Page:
“There is a lot activity in the off shore wind sector,” adds den Rooijan. “And we are using our influence to ensure the construction operations run as smoothly as possible.”
Another key item in den Rooijan’s inbox is the spiralling cost of off shore wind farm construction. Costs to install off - shore turbines have been rising over the past few years because of a combination of increased materials costs, construction problems and higher labour and equipment costs.
Decc signalled its concerns with the establishment of a recently announced Cost Reduction Taskforce to help spearhead plans to reduce costs to £100MW/h by 2020. Current costs are as high as £140MW/h.
Off shore wind fails to deliver any real economic benefit for the UK
Crown Estates is a key part of the task force, and although den Rooijan does not want to pre-empt the fi nal report which is due out net month, he is confi - dent it will have robust plans to bring down the costs.
“[There are] plausible scenarios to help reduce off shore wind costs,” says den Rooijan. Dismissing fears that the taskforce is just a case of rearranging numbers, den Rooijan insists the report will have some force. “Nobody is served by a report based on blinkered optimism [that costs will fall],” adds den Rooijan.
But reducing the costs will come from working with the supply chain, adds den Rooijan. “We need to identify bottlenecks in the supply chain and work with suppliers to make correct investments,” adds den Rooijan.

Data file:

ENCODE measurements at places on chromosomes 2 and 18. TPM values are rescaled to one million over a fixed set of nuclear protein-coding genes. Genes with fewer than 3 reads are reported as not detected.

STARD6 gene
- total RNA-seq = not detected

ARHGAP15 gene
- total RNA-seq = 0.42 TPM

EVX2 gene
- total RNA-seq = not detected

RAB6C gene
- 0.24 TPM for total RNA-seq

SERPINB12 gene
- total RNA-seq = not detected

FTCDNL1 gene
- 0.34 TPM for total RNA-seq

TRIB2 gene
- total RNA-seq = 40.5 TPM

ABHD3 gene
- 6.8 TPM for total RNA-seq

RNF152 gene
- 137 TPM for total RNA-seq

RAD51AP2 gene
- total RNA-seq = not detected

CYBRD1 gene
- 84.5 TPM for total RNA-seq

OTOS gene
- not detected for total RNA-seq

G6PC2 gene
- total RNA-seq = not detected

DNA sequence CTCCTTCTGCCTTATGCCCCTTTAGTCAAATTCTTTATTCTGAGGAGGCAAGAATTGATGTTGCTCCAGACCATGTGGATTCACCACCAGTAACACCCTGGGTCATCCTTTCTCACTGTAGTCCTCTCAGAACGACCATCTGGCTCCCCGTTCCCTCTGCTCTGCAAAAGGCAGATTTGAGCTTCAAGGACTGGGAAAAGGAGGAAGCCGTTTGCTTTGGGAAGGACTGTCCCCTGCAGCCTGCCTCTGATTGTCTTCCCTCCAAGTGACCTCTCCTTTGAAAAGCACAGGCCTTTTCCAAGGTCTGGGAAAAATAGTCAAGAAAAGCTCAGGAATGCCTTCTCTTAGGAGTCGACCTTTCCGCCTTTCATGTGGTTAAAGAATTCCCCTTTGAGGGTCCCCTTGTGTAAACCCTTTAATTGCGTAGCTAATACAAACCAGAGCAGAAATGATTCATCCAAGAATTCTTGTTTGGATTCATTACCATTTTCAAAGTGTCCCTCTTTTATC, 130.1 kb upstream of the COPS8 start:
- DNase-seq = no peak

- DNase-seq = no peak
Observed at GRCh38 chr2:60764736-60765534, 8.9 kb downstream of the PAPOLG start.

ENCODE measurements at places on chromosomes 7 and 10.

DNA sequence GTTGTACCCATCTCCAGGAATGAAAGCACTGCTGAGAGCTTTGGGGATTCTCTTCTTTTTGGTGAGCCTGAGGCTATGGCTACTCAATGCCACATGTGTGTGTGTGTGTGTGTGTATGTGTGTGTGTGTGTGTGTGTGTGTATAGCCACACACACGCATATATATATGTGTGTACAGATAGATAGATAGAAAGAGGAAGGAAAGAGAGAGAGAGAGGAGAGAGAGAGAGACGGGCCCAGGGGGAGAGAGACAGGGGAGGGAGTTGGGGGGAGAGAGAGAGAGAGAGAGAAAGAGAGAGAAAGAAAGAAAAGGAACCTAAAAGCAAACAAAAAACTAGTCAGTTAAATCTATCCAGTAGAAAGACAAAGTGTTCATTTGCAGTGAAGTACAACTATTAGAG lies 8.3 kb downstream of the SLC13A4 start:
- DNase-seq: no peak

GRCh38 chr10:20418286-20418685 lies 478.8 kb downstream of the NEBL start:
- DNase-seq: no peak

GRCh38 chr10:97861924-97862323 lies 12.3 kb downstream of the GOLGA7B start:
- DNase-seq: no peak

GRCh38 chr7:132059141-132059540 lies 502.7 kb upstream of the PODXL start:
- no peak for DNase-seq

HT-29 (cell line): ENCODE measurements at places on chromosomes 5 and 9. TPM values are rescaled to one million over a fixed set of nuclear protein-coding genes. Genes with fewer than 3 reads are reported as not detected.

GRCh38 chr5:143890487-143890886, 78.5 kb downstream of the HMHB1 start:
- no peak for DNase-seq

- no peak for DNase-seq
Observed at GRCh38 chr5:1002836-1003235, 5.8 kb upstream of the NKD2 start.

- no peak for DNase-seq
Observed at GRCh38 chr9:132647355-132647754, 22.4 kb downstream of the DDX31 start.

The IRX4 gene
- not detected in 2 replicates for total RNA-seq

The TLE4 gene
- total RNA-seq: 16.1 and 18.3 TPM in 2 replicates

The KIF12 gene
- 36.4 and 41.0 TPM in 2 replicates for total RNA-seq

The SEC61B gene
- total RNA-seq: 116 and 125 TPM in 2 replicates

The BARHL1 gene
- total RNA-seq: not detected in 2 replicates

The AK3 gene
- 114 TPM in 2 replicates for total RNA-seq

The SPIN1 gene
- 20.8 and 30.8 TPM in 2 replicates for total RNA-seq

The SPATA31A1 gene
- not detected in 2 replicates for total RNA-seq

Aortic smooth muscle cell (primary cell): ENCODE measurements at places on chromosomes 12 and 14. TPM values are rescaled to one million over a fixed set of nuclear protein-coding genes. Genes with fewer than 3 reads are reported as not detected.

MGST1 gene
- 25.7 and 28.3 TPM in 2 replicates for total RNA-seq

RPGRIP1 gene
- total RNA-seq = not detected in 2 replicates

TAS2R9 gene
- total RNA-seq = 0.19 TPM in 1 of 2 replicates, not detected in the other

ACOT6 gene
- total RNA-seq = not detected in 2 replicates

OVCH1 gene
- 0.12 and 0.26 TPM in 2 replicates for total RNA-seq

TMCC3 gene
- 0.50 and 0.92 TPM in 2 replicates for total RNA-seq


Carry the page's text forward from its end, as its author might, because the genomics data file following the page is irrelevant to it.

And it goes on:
Another major concern is that off shore wind fails to deliver any real economic benefit for the UK - particularly because UK manufacture and contribution to the components of these wind farms frequently accounts for only 20% at the most. This is something den Rooijan wants to change.
“We want UK wind farms to operate in an open and transparent market.”
“There should be more UK content [in off shore wind farms],” says den Rooijan. “And we support the government’s target of at least 50% of an off shore wind farm to be UK-sourced.”
But den Rooijan does not want protection for UK fi rms. He is wary of following the pattern in France, where most the major contracts were placed with French firms.
“It’s not a route we want to go down,” adds den Rooijan. “We want UK wind farms to operate in an open and transparent market.” A key area of competition is that of the foundations. A number of prominent UK consultants and contractors, such as Arup and Costain, are developing concrete gravity base solutions.
As the wind farms move out into deeper water, the existing technology of using monopiles is likely to become too expensive, with concrete gravity bases a possible alternative to steel jacket foundations.
Den Rooijan doesn’t see floating platforms as a viable solution before 2020
Den Rooijan is keen to see new innovative foundation concepts come to market, but insists that the developer must decide on any technology.
Instead den Rooijan is focusing on enablers to help UK firms gain a greater spoil of the works.
“We need to work with the supply chain so they can make the appropriate investments to gain work in off shore wind,” adds den Rooijan. But den Rooijan doesn’t see floating platforms as a viable solution before 2020.
Crown Estates is planning a series of supply chain events across the UK in May.